An Open Letter to the Church of England: Letter Template | Jake Scott
Last week, on the death of Captain Sir Thomas Moore, the British nation experienced a refreshing burst of common grief at the news. Be cynical all you want, but ‘Captain Tom’ became a figure of national adoration, both in recognition of his military veterancy, and of his charity work at the end of his life in the face of the coronavirus pandemic. Knighted after raising £32,000,000 for the NHS, and appointed as an honorary colonel of the Army Foundation College, the nation seemed to have found a common hero in the midst of so much dreary news.
It seems strange, then, that one Church of England trainee priest tweeted that there was a ‘cult of Captain Tom’ and, moreover, that it was a ‘cult of White British Nationalism’, as well as refusing to take part in the proposed ‘National Clap’, following last summer’s weekly clap for NHS and other essential workers. Now I personally did not clap, but I kept my opinions to myself, and I certainly did not attempt to link a public display of gratitude to ‘white British nationalism’. The absurdity of the statement is obvious, never mind the idea that any non-white person clapping for Captain Tom would be complicit in white supremacy.
None of this is to even remark upon the insensitivity of the tweet; Captain Sir Tom Moore had faithfully and loyally served his country and the people within it throughout his life, and the idea that a man of the cloth would insult that legacy is repugnant. The Church is intended to be a source of moral guidance and leadership, not a campaign for any secular or worldly concerns. To conflate this already-ridiculous point with the idea of white supremacy is not only to besmirch this humble man’s achievement, but to ridicule and tarnish those who were inspired by him as ‘white British nationalists’ is beyond offensive. Which, incidentally, was the majority of the country.
And of course, what if the Captain who had raised £32m for his country was black, and the support for him was condemned as a ‘cult’ of ‘black nationalism’? The outrage would be enormous – and rightly so.
The trainee priest – a Mr. Jarel Robinson-Brown – later retracted his statement and apologised ‘unreservedly’, but then the C of E Windrush Group condemned the (quite reasonable) criticism Mr. Robinson-Brown received as ‘a social media lynching’. This seems a particularly odd hill to die on – and dying, the Church of England is – especially given Mr. Robinson-Brown’s own support for violence. Is this really the image the Church wants to be sending out? What happened to the Church that wanted to spread Love and the message of Jesus Christ throughout this nation and beyond? Or even the Church that wanted to be ‘Jesus-shaped’?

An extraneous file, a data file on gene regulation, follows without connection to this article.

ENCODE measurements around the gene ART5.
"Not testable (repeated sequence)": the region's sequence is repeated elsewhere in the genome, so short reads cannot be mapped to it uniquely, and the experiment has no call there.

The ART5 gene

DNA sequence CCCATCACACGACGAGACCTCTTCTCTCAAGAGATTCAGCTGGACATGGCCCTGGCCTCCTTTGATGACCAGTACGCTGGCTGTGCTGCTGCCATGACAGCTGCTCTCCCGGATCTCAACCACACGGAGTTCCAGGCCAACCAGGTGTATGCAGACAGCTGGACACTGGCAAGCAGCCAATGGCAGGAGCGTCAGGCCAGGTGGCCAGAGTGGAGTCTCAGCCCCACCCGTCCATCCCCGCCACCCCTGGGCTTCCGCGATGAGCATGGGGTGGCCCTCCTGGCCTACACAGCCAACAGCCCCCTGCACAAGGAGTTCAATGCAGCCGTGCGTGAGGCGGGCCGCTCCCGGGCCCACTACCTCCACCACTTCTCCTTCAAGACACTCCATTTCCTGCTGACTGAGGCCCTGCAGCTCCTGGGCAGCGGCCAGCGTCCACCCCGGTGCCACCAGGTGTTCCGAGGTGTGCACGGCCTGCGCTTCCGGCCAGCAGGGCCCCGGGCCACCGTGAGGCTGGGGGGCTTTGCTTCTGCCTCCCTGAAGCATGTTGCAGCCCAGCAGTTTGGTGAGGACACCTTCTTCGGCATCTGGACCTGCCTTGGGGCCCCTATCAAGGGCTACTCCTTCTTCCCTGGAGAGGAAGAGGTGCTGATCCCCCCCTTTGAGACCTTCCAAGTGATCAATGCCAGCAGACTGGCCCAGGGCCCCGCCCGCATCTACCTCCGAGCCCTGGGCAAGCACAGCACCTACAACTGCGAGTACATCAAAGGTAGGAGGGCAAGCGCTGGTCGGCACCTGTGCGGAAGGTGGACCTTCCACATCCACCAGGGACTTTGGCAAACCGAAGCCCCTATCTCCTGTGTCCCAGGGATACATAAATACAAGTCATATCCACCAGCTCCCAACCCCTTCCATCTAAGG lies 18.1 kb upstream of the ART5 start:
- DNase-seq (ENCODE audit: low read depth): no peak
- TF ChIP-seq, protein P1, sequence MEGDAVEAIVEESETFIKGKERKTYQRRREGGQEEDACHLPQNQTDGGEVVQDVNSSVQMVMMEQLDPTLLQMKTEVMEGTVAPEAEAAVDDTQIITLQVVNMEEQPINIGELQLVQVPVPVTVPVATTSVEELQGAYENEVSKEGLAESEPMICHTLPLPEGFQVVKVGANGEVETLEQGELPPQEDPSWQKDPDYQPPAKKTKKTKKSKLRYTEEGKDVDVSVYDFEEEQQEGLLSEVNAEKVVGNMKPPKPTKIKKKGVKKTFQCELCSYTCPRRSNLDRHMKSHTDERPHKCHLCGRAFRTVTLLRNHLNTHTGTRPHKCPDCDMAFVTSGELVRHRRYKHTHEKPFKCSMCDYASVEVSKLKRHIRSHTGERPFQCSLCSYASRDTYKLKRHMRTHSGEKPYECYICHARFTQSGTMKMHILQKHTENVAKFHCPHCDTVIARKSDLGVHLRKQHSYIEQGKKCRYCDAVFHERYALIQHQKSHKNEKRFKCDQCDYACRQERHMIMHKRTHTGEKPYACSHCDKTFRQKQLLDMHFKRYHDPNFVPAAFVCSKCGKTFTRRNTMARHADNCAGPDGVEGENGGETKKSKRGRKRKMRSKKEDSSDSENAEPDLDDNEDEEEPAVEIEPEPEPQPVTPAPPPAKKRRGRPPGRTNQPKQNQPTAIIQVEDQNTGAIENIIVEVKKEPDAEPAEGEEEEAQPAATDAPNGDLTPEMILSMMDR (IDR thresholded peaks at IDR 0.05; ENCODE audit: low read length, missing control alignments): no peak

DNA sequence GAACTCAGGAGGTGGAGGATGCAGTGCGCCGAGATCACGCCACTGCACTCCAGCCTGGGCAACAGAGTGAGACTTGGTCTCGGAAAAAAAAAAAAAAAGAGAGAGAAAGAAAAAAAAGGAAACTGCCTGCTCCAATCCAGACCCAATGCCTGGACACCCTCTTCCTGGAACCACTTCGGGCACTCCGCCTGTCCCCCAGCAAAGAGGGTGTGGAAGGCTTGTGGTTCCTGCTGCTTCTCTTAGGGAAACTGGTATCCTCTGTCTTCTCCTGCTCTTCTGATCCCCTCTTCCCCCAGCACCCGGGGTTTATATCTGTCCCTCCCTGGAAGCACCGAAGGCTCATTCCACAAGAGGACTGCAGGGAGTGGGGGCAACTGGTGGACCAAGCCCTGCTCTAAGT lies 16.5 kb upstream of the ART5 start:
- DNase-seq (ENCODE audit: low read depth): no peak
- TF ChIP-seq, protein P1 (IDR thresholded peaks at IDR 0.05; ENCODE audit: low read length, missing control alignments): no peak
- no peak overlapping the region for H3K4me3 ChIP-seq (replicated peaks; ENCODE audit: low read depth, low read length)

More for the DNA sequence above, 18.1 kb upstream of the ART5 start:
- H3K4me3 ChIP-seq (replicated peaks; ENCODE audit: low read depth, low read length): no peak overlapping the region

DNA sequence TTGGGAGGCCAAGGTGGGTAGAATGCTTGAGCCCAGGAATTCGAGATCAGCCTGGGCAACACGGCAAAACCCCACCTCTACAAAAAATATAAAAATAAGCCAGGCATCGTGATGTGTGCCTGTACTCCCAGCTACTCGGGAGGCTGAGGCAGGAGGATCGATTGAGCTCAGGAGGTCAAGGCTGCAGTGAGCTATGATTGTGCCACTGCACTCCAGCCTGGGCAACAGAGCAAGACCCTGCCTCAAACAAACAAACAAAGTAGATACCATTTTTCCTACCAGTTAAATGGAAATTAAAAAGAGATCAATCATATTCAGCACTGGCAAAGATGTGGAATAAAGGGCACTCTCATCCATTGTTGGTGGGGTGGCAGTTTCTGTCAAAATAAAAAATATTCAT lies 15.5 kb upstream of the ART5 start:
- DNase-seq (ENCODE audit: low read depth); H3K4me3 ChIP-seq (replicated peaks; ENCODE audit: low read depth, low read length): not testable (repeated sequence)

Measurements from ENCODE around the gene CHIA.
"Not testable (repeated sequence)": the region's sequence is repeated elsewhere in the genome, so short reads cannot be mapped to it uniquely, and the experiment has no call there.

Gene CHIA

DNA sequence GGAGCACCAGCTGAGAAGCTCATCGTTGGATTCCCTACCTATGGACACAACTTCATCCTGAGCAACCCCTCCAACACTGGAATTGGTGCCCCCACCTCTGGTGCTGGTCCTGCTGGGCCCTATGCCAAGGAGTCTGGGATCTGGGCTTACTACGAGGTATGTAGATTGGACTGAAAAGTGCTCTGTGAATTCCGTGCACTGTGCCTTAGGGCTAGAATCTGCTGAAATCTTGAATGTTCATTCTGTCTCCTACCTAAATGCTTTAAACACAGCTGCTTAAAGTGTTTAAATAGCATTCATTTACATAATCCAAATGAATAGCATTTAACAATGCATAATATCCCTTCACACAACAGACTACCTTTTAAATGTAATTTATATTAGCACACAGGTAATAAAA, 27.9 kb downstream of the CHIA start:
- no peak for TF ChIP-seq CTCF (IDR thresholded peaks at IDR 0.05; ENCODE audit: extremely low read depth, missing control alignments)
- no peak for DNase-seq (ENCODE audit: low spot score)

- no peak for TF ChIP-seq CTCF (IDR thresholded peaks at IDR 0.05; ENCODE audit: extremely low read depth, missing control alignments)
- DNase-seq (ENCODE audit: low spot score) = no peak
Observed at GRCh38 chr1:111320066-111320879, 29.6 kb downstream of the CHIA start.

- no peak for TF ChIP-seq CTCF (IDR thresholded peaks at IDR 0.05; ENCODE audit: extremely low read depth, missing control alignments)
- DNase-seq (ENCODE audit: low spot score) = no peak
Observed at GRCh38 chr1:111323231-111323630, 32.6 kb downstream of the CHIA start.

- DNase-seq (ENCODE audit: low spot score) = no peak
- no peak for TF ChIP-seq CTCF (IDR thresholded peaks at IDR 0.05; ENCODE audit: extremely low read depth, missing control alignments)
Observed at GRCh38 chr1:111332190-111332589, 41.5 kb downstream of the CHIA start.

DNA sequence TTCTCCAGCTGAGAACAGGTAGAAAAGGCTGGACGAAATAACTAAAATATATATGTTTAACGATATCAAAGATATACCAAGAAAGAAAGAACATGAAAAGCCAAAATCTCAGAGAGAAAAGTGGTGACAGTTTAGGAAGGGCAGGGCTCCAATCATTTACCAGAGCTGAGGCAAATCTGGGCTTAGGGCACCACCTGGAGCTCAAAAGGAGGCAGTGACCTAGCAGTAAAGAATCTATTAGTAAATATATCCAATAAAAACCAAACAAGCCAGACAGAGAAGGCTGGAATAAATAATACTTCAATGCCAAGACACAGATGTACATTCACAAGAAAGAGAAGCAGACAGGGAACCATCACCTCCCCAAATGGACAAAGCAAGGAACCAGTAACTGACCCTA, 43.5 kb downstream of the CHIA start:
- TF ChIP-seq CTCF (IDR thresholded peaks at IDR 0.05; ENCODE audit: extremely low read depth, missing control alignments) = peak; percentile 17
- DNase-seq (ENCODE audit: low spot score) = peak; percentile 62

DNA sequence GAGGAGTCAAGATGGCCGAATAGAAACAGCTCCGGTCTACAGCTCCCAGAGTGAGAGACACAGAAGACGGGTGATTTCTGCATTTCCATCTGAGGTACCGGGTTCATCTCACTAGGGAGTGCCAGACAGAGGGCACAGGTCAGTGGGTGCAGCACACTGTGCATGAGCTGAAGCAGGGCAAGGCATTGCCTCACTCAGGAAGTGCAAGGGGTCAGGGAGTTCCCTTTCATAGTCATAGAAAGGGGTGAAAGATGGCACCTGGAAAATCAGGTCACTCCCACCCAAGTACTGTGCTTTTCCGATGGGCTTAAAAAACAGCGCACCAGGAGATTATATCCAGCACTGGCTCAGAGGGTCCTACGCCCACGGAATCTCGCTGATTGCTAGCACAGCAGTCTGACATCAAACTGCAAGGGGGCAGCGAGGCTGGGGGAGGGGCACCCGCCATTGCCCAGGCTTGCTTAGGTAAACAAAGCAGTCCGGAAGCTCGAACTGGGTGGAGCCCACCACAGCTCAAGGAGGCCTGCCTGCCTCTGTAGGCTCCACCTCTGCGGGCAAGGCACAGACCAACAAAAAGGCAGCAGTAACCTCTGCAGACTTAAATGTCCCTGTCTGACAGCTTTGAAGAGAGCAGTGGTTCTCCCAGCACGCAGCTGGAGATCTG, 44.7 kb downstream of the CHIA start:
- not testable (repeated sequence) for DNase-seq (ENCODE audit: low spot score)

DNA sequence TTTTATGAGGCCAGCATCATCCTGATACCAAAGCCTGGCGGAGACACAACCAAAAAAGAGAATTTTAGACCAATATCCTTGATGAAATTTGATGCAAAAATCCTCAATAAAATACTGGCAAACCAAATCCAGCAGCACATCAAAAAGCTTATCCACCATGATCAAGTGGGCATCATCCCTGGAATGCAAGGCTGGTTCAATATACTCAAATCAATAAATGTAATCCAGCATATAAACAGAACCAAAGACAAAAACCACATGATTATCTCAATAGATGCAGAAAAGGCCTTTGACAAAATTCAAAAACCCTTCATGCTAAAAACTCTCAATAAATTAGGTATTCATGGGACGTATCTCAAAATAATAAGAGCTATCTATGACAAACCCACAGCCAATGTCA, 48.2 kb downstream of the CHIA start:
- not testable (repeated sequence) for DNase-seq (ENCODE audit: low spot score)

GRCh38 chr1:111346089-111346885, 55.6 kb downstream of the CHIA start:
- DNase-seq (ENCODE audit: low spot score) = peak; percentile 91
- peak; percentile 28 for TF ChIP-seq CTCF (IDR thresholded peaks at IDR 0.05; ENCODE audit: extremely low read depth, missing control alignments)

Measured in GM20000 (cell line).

Now one can defend the right to free speech without descending into the pit of cancel culture – indeed, I equally condemn the Scottish police force’s decision to arrest someone over an apparently offensive tweet about Captain Tom. But if one can recognise abuse in one form, why cannot we recognise abuse in another? Indeed, why can the Church of England not recognise the disgusting behaviour of one of its own? To close ranks around Mr. Robinson-Brown in this way is to support his views, suggesting that the Church of England sees no wrong in an obviously racist comment.
If you, like me, are concerned with the moral direction of the Church that this move suggests, I have enclosed at the bottom of this article a brief letter template that you can send to the Bishop of London (firstname.lastname@example.org) and the Archbishop (email@example.com). Once again, this is not an attempt at cancel culture, but a broad attempt at asking the Church of England if their sense of moral direction is really one they ought to be proud of, and to at least distance themselves from the statements made by Mr. Robinson-Brown – not only in regards to Capt. Tom, but towards this nation in general.
I write in regards to the insensitive tweet by Jarel Robinson-Brown in which he stated that showing appreciation for Captain Tom Moore is representative of a “cult of white British nationalism”.
Whilst I wholeheartedly support his right to free speech, to stoke racial tensions in this way would seem in total opposition to the teachings of Christ and also un-becoming of a man of the cloth.
If the roles were reversed and a white clergyman were to tweet about the “cult of black nationalism” there would rightly be uproar.
On a more worrying note, where has he learned his deep disdain for our shared homeland and its occupants who happen to have a different set of immutable characteristics?
Please consider this a formal complaint about his conduct, and with hope that his views are challenged with love and kindness.